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Open Mobile Search. Trial software. You are now following this question You will see updates in your activity feed. You may receive emails, depending on your notification preferences. Vote 0. Commented: Image Analyst on 12 Dec Accepted Answer: per isakson. Hi i want simulation of flow in the pipe. I want to show second images like this Image. Amit on 9 Dec Cancel Copy to Clipboard.
Which line you get error? Image Analyst on 12 Dec I want to show flow's displacement using V in second plot. Do you understand? Accepted Answer. Vote 1. Edited: per isakson on 10 Dec The inner for-loop overwrites va one hundred times.Documentation Help Center. The Pipe G block models pipe flow dynamics in a gas network.
The block accounts for viscous friction losses and convective heat transfer with the pipe wall. The pipe contains a constant volume of gas. The pressure and temperature evolve based on the compressibility and thermal capacity of this gas volume.
Choking occurs when the outlet reaches the sonic condition. Gas flow through this block can choke. For more information, see Choked Flow. Mass conservation relates the mass flow rates to the dynamics of the pressure and temperature of the internal node representing the gas volume:. Flow rate associated with a port is positive when it flows into the block. Energy conservation relates the energy and heat flow rates to the dynamics of the pressure and temperature of the internal node representing the gas volume:.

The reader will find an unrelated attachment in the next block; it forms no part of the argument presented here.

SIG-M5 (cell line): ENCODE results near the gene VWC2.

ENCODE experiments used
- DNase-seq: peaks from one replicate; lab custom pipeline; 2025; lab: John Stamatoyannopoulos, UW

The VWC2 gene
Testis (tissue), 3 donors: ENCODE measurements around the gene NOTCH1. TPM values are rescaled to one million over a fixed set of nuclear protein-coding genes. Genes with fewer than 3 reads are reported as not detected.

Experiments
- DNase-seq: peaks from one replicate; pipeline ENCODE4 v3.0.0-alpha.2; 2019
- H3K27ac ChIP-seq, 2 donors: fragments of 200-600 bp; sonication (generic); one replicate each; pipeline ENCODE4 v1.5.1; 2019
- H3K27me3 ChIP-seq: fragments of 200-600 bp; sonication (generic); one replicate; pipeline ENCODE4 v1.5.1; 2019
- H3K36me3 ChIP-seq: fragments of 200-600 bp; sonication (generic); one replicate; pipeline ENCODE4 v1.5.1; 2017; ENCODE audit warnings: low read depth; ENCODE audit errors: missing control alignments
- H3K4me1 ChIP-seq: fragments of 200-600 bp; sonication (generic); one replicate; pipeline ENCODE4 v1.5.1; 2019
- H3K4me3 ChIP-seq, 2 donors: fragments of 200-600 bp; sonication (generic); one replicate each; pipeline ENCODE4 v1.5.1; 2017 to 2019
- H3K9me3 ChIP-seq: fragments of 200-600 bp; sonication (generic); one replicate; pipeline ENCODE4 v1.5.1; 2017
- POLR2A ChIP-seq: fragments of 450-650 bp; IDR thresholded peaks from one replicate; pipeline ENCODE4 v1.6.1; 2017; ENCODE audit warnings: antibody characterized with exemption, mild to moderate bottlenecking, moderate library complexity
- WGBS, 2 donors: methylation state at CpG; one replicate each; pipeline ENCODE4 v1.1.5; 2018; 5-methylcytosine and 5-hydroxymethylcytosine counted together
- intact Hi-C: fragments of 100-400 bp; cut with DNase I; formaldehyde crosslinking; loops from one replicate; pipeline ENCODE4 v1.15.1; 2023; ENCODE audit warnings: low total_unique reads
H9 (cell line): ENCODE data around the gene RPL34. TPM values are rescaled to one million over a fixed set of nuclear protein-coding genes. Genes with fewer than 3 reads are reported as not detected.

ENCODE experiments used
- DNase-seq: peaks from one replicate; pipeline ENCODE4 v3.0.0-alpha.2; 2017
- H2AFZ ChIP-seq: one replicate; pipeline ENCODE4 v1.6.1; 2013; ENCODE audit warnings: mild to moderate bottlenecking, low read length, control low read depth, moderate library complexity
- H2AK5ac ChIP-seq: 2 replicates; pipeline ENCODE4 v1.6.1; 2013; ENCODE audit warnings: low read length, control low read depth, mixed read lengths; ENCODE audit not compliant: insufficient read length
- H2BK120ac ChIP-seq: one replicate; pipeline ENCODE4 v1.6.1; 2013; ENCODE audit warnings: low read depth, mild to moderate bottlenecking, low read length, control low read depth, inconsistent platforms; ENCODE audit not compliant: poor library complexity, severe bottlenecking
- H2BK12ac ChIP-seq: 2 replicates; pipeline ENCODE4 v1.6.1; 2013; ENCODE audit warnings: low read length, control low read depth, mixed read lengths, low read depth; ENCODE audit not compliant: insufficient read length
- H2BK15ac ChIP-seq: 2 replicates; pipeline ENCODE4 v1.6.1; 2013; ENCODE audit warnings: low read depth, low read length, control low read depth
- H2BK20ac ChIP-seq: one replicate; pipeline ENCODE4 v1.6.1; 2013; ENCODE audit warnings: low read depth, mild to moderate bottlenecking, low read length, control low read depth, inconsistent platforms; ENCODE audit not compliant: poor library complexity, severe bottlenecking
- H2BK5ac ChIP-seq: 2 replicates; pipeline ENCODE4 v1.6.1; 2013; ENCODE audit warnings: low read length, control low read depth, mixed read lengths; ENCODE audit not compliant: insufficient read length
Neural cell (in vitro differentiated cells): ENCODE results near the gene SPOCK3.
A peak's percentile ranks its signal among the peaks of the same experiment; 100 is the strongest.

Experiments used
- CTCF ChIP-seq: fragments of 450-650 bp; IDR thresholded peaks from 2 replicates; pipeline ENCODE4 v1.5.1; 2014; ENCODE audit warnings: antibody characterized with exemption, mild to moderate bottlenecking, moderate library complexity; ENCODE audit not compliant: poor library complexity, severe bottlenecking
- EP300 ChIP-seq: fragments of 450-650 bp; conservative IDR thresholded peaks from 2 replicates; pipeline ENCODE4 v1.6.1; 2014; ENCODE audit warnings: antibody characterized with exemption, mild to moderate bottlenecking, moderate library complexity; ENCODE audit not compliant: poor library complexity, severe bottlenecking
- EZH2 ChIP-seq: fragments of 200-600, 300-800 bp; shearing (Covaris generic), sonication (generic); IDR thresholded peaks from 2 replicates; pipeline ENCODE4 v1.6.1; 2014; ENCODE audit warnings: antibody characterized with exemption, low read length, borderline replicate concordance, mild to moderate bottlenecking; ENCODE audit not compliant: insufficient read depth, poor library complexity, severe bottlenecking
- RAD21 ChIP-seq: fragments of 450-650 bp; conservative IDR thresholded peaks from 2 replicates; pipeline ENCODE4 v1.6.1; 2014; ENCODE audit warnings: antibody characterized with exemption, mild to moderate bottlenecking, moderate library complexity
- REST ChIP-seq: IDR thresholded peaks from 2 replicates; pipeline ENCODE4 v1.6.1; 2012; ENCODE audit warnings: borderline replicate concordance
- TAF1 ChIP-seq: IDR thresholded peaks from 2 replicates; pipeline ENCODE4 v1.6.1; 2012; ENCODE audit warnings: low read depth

Q H is heat flow rate at port H.
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The partial derivatives of the mass M and the internal energy U of the gas volume, with respect to pressure and temperature at constant volume, depend on the gas property model. For perfect and semiperfect gas models, the equations are:. For real gas model, the partial derivatives of the mass M and the internal energy U of the gas volume, with respect to pressure and temperature at constant volume, are:. The momentum balance for each half of the pipe models the pressure drop due to momentum flux and viscous friction:.
The heat exchanged with the pipe wall through port H is added to the energy of gas volume represented by the internal node via the energy conservation equation see Energy Balance.